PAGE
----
Prayer and Fasting go together like peanut butter and jelly. Okay, poor choice of words, since this post is about FASTING. However, prayer and fasting are closely linked together. I wrote about PRAYER in my last blog post. Prayer is talking with God, the Creator of heaven and earth; talking with Jesus, God’s One and Only Perfect Sacrifice, who died for the forgiveness of my sins, rose from the dead, and will come again to someday take me and all His believers Home with Him for all eternity. Prayer is also listening to the Holy Spirit who helps me to pray when I don‘t have the words to say. I can freely express myself to my Wonderful Counselor because He loves me unconditionally and forever. Sometimes I pray in church, with many people, or in a small group Bible study or prayer group. However, something else is also extremely important and crucial for my spiritual growth. In order to grow in my “relationship” with Jesus, I need to spend time praying [talking] with my Forever Friend alone in SOLITUDE [another spiritual discipline]. It is also where I spend time listening to Him, by reading His Word, enjoying His creation or just closing my eyes to see God’s love and faithfulness for me in a more intimate and personal way.
Jesus fasted and prayed for forty days before He began His ministry [Matthew 4 and Luke 4].
FASTING is generally abstaining from food, such as meat or snacks or a whole meal or not eating food for one day or many days. Fasting is usually done for spiritual reasons. Fasting by abstaining from food is just one part of this spiritual discipline. If I am fasting from food, I just don’t sit there and wait for breakfast time or lunch time or dinner time to go by. Instead of eating, I want to make good use of that time. That’s where PRAYING comes in. During the time I usually eat food, I may pray and read the Bible or devotional book. Also, I may use mealtime as a time to help others. For example, I may use the money I save from not buying food to contribute to a worthy cause or buy food for a homeless shelter. This also is done in an attitude of PRAYER. I may visit someone who needs a visit or help someone who has a project to finish. Through PRAYER and FASTING, the Lord will show me what I need to be doing for His glory and for the good of others or He may want me to simply be alone with Him for a time.
Jesus links PRAYER and FASTING together in “His Sermon on the Mount” [Matthew 5-7]:
“And when you pray, you must not be like the hypocrites. For they love to stand and pray in the synagogues and at the street corners, that they may be seen by others. Truly, I say to you, they have received their reward. But when you pray, go into your room and shut the door and pray to your Father who is in secret. And your Father who sees in secret will reward you…And when you fast, do not look gloomy like the hypocrites, for they disfigure their faces that their fasting may be seen by others. Truly I say to you, they have received their reward. But when you fast, anoint you head and wash your face, that your fasting may not be seen by others but by your Father who is in secret. And your Father who sees in secret will reward you” [Matthew 6:5-6 and 16-18].
[In Matthew 6 Jesus also teaches how to give to the needy (1-4), He gives us “the Lord’s Prayer” (9-13), instructs us on how to forgive (14-15) and He talks about having our “treasure” in Heaven and not on earth (19-24).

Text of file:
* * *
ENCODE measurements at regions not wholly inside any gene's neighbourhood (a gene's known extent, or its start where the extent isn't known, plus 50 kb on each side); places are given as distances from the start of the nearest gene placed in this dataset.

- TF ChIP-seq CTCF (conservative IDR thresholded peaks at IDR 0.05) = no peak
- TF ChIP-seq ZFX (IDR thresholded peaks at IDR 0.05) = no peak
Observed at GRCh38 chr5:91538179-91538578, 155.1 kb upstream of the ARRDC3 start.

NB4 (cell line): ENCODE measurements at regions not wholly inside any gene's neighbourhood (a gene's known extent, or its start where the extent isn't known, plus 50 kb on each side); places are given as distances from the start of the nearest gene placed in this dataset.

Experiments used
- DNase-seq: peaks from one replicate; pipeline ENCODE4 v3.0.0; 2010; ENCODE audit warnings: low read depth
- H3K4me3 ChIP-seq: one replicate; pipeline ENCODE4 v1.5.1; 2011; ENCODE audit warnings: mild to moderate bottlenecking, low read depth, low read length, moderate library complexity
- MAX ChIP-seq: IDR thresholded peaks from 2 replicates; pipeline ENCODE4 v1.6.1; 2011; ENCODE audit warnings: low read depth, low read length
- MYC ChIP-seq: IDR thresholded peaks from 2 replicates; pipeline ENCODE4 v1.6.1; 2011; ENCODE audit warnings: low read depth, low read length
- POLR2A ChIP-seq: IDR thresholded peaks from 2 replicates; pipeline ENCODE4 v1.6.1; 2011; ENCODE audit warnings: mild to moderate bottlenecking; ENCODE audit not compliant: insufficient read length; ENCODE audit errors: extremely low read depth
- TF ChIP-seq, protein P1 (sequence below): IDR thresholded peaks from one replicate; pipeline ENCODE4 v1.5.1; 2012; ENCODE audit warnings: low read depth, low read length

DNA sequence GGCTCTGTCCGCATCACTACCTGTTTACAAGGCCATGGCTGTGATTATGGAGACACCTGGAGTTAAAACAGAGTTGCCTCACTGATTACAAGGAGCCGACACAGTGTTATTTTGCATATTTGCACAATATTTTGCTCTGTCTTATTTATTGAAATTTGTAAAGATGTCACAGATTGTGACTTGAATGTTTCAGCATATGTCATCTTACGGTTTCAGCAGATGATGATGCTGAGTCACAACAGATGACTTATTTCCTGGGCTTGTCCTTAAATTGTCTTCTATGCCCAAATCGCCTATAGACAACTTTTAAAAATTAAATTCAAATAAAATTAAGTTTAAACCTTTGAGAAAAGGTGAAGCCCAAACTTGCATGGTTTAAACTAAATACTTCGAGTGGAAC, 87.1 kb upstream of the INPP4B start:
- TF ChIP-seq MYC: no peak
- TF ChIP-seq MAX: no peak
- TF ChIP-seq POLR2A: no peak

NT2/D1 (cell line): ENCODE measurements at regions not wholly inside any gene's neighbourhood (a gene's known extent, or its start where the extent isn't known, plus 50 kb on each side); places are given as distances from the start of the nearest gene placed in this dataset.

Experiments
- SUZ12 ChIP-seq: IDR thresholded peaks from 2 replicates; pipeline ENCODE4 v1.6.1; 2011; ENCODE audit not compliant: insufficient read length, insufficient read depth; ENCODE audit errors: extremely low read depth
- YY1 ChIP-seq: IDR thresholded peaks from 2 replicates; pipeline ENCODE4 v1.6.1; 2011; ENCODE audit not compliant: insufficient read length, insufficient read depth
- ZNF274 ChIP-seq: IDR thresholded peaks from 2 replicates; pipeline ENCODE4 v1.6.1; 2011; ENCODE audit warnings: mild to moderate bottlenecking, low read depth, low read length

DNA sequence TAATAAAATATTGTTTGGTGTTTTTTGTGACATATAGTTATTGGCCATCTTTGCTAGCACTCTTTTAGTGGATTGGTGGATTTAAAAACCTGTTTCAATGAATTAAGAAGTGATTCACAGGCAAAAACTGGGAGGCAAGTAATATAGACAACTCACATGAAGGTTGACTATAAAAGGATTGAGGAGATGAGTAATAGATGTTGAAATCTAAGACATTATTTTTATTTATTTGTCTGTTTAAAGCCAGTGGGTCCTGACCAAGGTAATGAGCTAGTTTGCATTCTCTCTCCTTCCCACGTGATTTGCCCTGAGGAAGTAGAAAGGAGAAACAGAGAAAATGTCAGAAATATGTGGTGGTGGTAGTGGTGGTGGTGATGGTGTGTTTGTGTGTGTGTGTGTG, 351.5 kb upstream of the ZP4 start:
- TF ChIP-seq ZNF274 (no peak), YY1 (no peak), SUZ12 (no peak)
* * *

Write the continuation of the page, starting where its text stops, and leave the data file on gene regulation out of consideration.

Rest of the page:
According to Jesus, both PRAYER and FASTING are done with an attitude of GRATITUDE, HUMILITY and LOVE, knowing that our reward is waiting for us in Heaven. PRAYER and FASTING are not practiced out of legalism or to demonstrate piety, so others may praise us for our public displays of self-righteousness.
But what if someone cannot fast from food? What does a person do who has a medical condition which prohibits fasting? On the other side of the spectrum, what if someone has a physically demanding job and needs energy from the food to be able to do his/her job well? What do the parents who cook meals for their small children do? They need to help their picky kids to eat healthy meals. There are many examples of people whose physical conditions or lifestyles make fasting impractical. For these people [me included] I have some practical solutions.
“For I [God] desire steadfast love and not sacrifice, the knowledge of God rather than burnt offerings” [Hosea 6:6]. (Also I Samuel 15:22; Psalm 40:6, Psalm 51:1, Isaiah 1:11)
Instead of fasting from food, believers of the Lord Jesus may choose fasting from TV, video games, sports radio or time on the computer. They may abstain from going to restaurants or Dunkin Donuts or going to movies. They may choose to go without candy and snacks and eating small simple meals. They may choose to give up one of their usual recreational activities to do something for someone in need. Again, giving up these things is not to gain brownie points to pay for their own salvation with their own sacrifices. Substituting these things with spending more time with God and seeking to glorify Him in the things they do and don’t do is what Fasting is all about. For example, giving up watching TV gives worshipers of God more time to pray in “quietness and rest” [Isaiah 30:15]. There are many ways to fast, but only one motive and purpose behind it:
THOSE WHO LOVE JESUS FAST TO DISCOVER WAYS TO GLORIFY GOD BY DOING WHAT PLEASES HIM OUT OF AN ATTITUDE OF GRATITUDE AND PRAISE!
“I appeal to you therefore, brothers and sisters, by the mercies of God, to present your bodies as a living sacrifice, holy and acceptable to God, which is your spiritual worship (or ‘rational service‘)” [Romans 12:1].
“And whatever you do, in word and deed, do everything in the name of the Lord Jesus, giving thanks to God the Father through Him” [Colossians 3:17].
(Also read Hebrews 10.)